Guatemala now cultivates 235,000 hectares of caña, mainly in the departments of Escuintla, Suchitepequez, Retalhuleu and Santa Rosa. Unfortunately, said Melgar, the Guatemalan sugar industry “has learned nothing from Cuba” in the last 50 years.

“After the United States and Cuba broke relations, the U.S. began to distribute to Central America and the Caribbean its sugar quota. So the great majority of countries in Central America began their sugar boom after 1960, when many Cuban professionals came here to work in our sugar industry,” he said.

“We have had some interchange with Cuba, and sometimes we’ve sent congresses there, but not very frequently,” Melgar told CubaNews.

“Technologically, our best relations are with Florida, Colombia, Brazil and Argentina. With Cuba, there isn’t really anything substantial because their sugar industry is dead.”

Armando Boesche is general manager of ASAZGUA. We interviewed the 73-year-old executive at his wood-paneled office on the 19th floor of the swanky Euro Plaza skyscraper.

In the last 27 years he’s headed the organization, Guatemala’s area under cultivation has tripled, while yield has jumped from 66.3 tons per hectare in 1984-85 to 95.4 tons/ha today.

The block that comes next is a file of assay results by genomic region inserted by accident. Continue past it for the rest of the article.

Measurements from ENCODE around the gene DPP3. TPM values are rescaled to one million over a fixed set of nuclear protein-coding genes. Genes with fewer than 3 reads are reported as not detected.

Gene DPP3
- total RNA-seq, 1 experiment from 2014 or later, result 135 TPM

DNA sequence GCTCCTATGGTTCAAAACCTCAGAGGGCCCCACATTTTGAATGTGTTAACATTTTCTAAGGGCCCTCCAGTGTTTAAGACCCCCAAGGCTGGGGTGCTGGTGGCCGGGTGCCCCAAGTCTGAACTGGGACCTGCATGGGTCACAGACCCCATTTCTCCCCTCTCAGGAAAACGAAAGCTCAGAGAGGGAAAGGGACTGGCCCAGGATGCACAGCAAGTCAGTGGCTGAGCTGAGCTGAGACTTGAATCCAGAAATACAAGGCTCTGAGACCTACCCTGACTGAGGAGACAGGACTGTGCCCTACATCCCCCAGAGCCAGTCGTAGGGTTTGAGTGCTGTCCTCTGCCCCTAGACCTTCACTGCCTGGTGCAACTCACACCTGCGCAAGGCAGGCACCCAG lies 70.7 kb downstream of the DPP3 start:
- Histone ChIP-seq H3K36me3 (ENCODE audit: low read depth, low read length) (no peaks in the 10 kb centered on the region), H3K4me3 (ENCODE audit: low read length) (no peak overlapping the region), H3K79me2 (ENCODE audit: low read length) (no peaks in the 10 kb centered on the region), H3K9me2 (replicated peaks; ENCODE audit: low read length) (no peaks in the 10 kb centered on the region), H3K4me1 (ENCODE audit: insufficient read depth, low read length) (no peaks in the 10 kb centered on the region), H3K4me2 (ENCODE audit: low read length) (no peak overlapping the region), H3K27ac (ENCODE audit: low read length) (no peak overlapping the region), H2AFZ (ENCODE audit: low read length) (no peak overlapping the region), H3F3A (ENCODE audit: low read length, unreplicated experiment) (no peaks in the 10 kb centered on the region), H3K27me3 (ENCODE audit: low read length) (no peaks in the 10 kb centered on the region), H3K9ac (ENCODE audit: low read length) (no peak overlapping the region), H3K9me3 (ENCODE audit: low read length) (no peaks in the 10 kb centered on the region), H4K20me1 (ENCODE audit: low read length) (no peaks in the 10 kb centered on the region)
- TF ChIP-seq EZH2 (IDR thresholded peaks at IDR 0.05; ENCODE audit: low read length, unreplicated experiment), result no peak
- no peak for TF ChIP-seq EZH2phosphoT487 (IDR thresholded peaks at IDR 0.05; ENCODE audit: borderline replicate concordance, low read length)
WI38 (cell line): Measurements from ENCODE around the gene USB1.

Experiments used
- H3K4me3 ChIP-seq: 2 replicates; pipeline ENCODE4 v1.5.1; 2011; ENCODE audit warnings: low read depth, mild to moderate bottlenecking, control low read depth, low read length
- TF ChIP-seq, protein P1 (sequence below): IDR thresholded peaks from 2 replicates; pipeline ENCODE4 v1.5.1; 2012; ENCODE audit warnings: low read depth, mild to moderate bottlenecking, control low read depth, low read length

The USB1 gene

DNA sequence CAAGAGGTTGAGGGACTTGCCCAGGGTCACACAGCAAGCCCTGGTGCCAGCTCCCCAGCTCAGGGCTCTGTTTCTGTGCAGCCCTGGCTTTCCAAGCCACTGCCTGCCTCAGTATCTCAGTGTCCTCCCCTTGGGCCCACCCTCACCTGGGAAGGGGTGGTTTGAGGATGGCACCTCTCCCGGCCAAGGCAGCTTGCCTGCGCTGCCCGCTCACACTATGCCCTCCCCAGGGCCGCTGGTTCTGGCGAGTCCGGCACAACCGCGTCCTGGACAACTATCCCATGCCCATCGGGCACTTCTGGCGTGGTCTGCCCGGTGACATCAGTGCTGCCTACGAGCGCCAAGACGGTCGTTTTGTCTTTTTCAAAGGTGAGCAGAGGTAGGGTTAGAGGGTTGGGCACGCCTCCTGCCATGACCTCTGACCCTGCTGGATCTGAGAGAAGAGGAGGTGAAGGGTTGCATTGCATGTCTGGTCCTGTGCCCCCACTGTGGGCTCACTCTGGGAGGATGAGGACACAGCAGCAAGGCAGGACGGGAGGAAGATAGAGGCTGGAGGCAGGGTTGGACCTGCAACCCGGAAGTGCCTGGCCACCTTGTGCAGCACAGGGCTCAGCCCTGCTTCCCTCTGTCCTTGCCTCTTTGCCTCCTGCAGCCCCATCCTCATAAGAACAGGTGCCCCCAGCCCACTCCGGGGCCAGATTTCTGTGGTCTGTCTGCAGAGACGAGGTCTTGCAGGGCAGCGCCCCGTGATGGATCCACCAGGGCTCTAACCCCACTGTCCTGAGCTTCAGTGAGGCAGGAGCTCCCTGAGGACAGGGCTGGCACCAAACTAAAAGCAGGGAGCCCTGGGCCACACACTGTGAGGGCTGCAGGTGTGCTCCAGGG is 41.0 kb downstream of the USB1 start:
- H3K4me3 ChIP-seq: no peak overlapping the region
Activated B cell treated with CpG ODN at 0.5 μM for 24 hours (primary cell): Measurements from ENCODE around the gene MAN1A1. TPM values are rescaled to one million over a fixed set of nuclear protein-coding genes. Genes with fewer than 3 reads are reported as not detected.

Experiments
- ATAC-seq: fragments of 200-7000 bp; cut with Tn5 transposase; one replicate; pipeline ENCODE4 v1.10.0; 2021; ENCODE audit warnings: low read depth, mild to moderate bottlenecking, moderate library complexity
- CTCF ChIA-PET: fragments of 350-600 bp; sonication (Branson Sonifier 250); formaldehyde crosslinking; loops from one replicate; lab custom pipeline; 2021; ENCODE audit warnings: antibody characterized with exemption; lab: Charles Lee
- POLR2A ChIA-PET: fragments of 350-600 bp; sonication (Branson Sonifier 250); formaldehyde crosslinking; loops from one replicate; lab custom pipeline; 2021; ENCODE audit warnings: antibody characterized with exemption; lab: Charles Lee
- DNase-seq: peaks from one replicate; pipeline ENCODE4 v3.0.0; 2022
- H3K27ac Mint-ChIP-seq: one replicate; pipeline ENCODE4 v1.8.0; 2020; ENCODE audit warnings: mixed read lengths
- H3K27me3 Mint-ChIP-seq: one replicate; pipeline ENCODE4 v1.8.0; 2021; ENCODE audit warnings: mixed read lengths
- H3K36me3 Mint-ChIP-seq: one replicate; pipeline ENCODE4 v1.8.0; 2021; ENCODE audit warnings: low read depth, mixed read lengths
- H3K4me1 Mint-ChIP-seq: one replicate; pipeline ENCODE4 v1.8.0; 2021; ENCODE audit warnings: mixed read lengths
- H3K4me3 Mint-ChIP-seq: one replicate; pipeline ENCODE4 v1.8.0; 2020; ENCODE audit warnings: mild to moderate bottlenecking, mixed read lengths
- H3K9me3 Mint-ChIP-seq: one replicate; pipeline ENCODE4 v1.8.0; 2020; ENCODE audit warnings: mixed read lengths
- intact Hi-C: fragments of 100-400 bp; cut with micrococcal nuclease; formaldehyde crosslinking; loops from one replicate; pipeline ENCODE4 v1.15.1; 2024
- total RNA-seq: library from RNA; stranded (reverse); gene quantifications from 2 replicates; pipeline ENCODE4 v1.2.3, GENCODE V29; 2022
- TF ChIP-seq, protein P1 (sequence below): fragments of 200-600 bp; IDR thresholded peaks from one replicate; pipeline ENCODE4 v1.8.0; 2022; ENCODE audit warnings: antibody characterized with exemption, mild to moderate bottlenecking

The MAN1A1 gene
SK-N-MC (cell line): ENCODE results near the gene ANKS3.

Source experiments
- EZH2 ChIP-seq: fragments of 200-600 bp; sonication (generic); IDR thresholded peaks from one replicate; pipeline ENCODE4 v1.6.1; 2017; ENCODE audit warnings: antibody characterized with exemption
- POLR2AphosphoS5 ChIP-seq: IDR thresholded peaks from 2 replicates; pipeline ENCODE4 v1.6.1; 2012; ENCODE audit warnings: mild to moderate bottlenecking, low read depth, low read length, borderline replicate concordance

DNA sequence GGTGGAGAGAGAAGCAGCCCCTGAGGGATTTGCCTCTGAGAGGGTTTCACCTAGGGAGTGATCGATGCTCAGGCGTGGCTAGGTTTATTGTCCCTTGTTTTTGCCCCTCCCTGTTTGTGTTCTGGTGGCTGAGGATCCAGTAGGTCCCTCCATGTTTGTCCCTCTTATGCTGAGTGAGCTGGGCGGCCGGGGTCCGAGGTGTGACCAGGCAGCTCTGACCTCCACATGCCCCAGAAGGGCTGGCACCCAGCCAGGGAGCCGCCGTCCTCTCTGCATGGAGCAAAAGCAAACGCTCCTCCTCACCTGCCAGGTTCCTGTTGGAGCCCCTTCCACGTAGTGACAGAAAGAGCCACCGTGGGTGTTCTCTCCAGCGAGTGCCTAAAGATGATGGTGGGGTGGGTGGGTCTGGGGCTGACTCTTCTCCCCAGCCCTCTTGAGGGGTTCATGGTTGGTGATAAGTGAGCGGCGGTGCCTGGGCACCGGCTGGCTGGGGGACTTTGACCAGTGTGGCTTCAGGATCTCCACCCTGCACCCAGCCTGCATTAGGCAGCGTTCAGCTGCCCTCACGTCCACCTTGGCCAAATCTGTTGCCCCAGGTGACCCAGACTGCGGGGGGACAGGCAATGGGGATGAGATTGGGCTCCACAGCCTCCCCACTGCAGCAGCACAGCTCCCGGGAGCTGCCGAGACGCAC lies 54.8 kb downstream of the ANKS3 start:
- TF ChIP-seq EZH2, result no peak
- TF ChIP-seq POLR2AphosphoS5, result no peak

Daily milling capacity, meanwhile, has nearly tripled from 53,093 tons in the 1984-85 season to 151,673 tons in 2011-12.

“Guatemala is a small country, not like Brazil or Colombia, so productivity for us is very important,” Boesche said proudly. “With what we export, we could supply all of Central America including Panama.”

Around 2005, Guatemala’s raw sugar output surpassed Cuba’s. Since then, it’s kept going up even as Cuba’s sugar industry stagnates.

Yet even if Cuba could replicate Guatemala’s success, it’s not clear that it should — given the legacy of U.S. sugar barons controlling the island’s economy, with Cuban complicity.

Luís Antonio Velasquez, Guatemala’s ex-minister of economy, is now a private agribusiness consultant advising ASAZGUA.

“In February 1998, I was one of 40 Guatemalan businessmen invited by [then-President] Alvaro Arzú to accompany him to Cuba and re-establish diplomatic relations,” he told us. “We invited Cuba’s ambassador at the time to tour our sugar industry, and he said to me, ‘I wish my country could be like Guatemala.’”

Our humble advice to that naïve ambassador: Keep on dreaming.

“We would be happy to invest in Cuba,” said Velasquez. “We have the technology, we have the money and we have the entrepreneurial spirit — but only when Cuba gives us clear rules. The problem is, they don’t know how to run a business.”